Either coming or going, you might need to spend a night, or a day and a night or two, in Winnipeg.
Winnipeg a lovely, clean, safe and interesting city that combines a rather cosmopolitan classy ambience with a solid midwestern feeling. Compared to Los Angeles, crime is non-existent and relatively minor. I saw no beggers, street people or graffiti. Lodging ranges from ultra-el-cheapo to very elegant, although even the finest places are reasonably priced, at least by Los Angeles and NYC and probably Toronto and Montreal standards. You can also find good ethnic and home-style restaurants.
Cultural and entertainment activities
Places to see
Where to buy groceries
Manitoba Travel Guide The phone number listed at the very beginning can get you a booklet devoted to accommodations, including the phones/faxes of every hotel in Winnipeg, in case the choices I offer aren't adequate to your needs. Winnipeg has many hotels. I am too lazy to include them all here. This entire website is heavy weighted toward Winnipeg, and should give you a pretty good idea of what is available.
If you are traveling due north at the right time of year, you may be able to catch a performance of the Winnipeg Ballet. The town is also rich in blues clubs, bookstores, etc. Winnipeg is home to University of Winnipeg and the University of Manitoba. The latter I have visited and recall fondly for its fine new and used bookstores, and its excellent offering of logo sweat shirts. East of the Assiniboine River and The Forks is Winnipeg's French Quarter.
Some of the most interesting areas include:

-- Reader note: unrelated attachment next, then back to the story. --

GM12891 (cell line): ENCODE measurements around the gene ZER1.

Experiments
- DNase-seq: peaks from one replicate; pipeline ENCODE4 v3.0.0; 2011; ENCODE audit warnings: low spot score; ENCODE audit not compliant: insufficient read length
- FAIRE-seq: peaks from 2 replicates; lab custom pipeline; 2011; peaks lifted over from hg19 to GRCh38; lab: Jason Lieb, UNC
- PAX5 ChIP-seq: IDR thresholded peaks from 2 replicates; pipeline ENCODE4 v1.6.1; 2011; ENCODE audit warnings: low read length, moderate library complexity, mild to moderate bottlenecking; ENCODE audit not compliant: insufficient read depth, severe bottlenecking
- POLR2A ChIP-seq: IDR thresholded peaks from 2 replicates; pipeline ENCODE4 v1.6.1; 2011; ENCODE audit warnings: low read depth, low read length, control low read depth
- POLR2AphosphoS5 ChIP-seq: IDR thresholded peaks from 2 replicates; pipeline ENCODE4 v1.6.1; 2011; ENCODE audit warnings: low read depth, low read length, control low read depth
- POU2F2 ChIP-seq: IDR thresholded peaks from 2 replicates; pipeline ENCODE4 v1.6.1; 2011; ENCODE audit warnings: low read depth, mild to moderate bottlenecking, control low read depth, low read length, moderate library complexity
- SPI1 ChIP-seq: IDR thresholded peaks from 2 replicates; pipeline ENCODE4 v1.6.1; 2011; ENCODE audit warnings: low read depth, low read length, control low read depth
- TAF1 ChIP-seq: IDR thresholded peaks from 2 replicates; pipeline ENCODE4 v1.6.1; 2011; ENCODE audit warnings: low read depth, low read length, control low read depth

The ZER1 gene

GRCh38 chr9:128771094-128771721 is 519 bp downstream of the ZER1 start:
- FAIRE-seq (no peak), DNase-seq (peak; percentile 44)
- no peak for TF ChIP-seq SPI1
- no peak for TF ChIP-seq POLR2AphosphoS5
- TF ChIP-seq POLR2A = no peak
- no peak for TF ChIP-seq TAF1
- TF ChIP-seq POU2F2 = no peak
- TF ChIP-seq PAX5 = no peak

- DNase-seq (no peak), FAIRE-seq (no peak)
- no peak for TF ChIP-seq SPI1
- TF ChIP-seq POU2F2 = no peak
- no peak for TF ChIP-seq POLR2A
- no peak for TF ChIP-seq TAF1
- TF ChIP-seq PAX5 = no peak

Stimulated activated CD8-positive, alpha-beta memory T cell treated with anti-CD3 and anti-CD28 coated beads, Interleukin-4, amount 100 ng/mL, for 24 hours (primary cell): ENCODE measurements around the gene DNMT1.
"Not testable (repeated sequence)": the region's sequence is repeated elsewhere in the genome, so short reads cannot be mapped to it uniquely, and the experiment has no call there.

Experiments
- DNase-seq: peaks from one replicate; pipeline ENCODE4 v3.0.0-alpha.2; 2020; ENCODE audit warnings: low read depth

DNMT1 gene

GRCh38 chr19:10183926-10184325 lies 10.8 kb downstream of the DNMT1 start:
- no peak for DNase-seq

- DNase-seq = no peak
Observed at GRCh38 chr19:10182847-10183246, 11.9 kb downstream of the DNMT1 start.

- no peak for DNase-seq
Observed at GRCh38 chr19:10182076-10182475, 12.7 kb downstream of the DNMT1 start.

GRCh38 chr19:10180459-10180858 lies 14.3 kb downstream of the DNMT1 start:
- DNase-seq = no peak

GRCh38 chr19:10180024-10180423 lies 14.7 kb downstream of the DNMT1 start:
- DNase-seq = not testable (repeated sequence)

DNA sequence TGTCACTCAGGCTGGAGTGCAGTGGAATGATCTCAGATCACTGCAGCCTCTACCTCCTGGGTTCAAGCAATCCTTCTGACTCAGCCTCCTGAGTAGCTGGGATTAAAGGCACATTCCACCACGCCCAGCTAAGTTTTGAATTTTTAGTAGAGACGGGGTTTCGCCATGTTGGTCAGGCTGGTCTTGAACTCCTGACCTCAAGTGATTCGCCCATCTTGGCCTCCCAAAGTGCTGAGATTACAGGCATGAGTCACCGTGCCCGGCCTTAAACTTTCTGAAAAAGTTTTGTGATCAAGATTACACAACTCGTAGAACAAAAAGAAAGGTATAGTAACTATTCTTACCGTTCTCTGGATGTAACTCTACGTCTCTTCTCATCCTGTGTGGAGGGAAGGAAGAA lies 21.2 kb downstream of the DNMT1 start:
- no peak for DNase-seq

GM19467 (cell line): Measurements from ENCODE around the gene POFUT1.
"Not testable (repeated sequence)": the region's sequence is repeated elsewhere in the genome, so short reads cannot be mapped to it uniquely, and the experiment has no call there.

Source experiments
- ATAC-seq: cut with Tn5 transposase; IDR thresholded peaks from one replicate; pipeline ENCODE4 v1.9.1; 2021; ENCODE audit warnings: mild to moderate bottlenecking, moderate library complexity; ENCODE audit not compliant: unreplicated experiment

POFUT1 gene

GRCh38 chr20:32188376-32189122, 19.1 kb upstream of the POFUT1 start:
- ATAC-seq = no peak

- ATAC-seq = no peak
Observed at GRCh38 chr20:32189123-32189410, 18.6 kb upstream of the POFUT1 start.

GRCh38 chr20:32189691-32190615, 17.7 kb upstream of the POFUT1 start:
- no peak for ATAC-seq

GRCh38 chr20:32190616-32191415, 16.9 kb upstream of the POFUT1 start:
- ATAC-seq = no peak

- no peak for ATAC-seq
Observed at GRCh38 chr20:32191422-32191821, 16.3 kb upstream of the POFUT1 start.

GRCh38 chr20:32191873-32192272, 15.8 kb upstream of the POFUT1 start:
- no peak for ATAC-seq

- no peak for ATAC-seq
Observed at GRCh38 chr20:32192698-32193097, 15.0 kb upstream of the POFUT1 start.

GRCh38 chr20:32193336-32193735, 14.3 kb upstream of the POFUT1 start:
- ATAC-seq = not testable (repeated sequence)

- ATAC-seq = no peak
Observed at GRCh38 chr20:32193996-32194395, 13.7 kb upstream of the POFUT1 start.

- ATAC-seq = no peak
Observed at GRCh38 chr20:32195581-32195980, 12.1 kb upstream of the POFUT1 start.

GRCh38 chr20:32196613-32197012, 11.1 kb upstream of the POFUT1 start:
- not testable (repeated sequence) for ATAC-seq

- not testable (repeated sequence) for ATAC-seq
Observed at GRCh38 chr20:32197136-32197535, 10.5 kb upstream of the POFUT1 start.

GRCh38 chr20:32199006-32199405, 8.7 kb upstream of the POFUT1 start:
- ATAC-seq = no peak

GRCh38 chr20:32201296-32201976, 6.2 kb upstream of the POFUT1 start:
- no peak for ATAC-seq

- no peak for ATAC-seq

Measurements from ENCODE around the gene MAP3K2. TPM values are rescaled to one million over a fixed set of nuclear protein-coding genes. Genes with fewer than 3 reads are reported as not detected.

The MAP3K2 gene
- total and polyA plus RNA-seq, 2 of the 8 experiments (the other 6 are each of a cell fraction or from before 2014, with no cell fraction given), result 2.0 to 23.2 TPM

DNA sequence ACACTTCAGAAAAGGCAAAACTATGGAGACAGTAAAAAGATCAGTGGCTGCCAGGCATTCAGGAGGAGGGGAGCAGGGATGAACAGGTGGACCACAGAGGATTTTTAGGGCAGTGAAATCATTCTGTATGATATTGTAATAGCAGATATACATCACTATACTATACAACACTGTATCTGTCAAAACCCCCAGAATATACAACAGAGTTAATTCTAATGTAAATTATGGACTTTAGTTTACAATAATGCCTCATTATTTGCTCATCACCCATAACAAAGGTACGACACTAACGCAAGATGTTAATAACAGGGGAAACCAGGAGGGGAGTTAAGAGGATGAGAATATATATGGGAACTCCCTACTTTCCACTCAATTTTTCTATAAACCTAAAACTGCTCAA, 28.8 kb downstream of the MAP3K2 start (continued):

Just off Osborne Avenue, near Ozzie's is a supermarket. If you plan to take the train north after lingering in Winnipeg for a day or two, you are strongly advised to stop there (or elsewhere--this is the only one I know about) and buy some bread, cheese, peanut butter, fruit juice, fresh fruit and bottled water to take with you on the train. The dining car is nice, but costs can add up. It's also nice to have along an alternative source of sustenance in case you are hungry when the dining car is closed.
Take along a plastic drinking glass or cup, too. The paper drinking water cups provided by Via Rail Canada are horrid things with pointy bottoms you can't set down.
If you are already at the train station, walk outside to Main Street, about half a block east. You will see a train overpass. Walk under it. Beyond, is The Forks, where you can - if you get there before about 5:30-6:00 pm - pick up some cheese and produce and other misc. food at one of several produce stalls. It is a lovely old building attached to a very modern verdigris/glass structure.
I discuss reasons in taking the train, but be advised that you will be glad you brought along juice and bottled water. Revised 11/30/96
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